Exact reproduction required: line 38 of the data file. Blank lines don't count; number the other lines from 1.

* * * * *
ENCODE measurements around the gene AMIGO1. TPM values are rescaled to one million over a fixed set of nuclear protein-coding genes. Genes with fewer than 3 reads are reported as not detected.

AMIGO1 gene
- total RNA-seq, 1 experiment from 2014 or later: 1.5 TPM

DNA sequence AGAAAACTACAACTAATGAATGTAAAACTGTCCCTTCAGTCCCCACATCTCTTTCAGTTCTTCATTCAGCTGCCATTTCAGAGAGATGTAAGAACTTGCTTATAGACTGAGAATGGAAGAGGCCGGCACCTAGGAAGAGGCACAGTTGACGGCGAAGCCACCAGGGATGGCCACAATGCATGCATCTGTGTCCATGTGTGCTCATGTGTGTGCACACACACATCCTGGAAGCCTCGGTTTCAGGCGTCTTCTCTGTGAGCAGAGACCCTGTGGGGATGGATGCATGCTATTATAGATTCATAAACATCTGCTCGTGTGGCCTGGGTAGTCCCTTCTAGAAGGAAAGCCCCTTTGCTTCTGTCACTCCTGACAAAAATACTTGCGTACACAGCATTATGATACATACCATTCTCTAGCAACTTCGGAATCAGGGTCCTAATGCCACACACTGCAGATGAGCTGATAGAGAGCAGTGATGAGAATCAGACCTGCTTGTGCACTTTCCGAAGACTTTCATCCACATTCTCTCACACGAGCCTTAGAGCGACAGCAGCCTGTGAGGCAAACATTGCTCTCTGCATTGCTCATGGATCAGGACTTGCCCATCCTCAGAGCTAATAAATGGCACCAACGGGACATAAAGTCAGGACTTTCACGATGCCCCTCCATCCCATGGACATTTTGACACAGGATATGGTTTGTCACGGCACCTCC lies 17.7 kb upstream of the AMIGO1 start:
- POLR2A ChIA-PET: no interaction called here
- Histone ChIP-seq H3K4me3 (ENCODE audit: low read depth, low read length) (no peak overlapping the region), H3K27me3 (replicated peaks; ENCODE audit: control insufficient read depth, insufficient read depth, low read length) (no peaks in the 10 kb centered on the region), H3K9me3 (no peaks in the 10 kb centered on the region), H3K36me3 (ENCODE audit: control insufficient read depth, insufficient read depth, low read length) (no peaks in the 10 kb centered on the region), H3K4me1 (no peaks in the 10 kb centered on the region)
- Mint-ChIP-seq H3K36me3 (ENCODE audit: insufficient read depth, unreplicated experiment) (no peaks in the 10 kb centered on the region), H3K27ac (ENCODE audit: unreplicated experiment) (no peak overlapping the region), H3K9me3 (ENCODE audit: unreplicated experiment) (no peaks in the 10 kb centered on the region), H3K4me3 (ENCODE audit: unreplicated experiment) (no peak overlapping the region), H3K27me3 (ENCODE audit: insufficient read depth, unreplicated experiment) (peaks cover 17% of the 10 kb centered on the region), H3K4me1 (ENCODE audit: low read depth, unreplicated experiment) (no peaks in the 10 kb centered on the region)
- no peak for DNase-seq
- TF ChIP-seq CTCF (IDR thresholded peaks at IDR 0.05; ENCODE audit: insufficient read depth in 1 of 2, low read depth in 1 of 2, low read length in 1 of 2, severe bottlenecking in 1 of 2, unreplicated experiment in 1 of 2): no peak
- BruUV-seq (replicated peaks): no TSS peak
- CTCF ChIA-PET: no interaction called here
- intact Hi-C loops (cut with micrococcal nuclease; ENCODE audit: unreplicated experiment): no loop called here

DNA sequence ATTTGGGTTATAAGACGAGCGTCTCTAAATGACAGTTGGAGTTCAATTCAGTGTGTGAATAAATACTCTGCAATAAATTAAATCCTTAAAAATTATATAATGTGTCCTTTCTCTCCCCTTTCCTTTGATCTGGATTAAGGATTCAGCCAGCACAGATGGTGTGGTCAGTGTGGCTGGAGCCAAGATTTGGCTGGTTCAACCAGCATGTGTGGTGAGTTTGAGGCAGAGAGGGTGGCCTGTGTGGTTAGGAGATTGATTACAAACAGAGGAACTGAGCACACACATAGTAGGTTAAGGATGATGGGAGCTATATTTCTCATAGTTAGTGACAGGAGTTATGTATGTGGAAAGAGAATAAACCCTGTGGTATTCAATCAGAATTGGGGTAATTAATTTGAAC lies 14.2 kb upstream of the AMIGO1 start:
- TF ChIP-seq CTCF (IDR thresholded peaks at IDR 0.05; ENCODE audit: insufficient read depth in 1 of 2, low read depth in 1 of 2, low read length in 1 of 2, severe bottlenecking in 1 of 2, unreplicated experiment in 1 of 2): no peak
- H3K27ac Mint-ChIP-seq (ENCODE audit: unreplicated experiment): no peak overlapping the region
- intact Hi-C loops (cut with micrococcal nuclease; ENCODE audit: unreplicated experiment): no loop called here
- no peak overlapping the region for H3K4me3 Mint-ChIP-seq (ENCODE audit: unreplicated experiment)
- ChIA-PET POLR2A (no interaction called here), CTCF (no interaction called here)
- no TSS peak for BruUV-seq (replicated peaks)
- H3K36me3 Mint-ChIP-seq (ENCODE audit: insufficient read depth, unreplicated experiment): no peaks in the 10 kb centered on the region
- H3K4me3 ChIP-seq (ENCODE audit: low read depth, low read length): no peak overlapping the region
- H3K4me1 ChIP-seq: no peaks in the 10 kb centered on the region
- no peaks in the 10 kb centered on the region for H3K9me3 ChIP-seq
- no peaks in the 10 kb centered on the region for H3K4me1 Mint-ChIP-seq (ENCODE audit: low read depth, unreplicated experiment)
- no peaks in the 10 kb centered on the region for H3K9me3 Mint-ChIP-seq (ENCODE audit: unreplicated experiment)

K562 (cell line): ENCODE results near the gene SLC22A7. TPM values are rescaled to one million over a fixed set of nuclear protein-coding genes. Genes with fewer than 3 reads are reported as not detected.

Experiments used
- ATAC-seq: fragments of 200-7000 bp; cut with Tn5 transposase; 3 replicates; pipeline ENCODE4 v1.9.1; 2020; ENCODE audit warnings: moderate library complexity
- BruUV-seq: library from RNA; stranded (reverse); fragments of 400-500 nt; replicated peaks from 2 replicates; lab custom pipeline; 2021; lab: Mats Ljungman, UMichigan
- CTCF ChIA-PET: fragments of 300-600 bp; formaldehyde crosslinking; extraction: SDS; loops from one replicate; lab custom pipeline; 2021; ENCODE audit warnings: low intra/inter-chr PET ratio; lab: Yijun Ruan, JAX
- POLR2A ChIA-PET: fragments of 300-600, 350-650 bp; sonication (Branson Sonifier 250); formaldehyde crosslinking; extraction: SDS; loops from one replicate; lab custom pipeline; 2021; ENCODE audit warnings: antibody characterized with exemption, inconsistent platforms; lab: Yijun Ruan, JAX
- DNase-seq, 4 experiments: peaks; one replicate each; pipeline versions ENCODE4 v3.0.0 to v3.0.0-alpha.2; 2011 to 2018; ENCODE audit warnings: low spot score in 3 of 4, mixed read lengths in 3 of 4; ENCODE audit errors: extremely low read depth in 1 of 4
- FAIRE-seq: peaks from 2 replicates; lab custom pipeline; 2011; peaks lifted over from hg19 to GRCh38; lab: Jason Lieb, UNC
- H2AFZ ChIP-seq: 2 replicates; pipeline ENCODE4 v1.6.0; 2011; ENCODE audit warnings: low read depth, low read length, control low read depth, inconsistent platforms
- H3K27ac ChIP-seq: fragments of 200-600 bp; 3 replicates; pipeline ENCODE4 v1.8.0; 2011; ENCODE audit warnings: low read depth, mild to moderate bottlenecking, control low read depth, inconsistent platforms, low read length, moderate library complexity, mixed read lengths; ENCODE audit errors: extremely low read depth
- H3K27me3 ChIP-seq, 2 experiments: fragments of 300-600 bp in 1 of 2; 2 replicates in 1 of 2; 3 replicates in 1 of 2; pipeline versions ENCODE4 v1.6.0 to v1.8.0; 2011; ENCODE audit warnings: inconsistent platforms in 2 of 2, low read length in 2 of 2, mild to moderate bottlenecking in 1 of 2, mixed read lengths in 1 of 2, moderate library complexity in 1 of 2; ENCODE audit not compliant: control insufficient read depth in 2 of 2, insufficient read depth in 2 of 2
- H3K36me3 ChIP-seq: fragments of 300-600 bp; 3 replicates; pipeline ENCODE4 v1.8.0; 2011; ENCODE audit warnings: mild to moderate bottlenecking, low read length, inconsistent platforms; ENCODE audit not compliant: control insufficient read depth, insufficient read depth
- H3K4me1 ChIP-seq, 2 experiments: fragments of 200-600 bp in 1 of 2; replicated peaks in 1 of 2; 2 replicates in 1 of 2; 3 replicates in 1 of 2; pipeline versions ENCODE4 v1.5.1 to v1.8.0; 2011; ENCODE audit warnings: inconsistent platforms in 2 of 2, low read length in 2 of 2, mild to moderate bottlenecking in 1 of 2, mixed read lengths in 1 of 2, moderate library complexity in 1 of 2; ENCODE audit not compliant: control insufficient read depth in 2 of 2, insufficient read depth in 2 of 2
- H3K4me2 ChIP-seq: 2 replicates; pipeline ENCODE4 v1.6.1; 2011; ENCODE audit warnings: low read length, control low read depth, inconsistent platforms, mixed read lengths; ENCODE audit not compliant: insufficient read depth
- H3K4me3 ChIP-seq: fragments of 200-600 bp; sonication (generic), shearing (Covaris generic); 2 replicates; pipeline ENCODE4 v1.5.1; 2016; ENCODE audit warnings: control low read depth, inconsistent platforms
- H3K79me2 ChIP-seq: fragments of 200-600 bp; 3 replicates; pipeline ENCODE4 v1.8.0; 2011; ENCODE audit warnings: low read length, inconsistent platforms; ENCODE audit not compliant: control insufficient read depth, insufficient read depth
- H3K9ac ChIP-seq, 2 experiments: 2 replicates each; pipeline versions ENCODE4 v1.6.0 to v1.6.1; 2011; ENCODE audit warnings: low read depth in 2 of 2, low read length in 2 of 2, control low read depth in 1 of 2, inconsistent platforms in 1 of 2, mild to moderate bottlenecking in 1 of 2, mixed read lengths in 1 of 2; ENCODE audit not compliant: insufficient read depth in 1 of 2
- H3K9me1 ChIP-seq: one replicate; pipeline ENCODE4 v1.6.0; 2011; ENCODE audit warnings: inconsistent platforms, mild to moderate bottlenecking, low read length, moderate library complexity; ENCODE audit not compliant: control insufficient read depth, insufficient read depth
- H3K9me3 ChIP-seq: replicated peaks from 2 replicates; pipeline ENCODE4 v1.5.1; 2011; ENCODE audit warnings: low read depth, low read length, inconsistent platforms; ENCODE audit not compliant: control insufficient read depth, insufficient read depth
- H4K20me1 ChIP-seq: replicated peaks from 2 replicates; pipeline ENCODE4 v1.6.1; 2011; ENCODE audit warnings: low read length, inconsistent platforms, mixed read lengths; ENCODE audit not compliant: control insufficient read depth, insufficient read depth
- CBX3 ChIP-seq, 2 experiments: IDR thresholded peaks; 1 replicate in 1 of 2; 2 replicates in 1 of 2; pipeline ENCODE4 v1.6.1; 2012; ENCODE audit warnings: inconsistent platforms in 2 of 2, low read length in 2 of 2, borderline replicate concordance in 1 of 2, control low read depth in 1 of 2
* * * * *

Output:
- H3K4me1 ChIP-seq, 2 experiments: fragments of 200-600 bp in 1 of 2; replicated peaks in 1 of 2; 2 replicates in 1 of 2; 3 replicates in 1 of 2; pipeline versions ENCODE4 v1.5.1 to v1.8.0; 2011; ENCODE audit warnings: inconsistent platforms in 2 of 2, low read length in 2 of 2, mild to moderate bottlenecking in 1 of 2, mixed read lengths in 1 of 2, moderate library complexity in 1 of 2; ENCODE audit not compliant: control insufficient read depth in 2 of 2, insufficient read depth in 2 of 2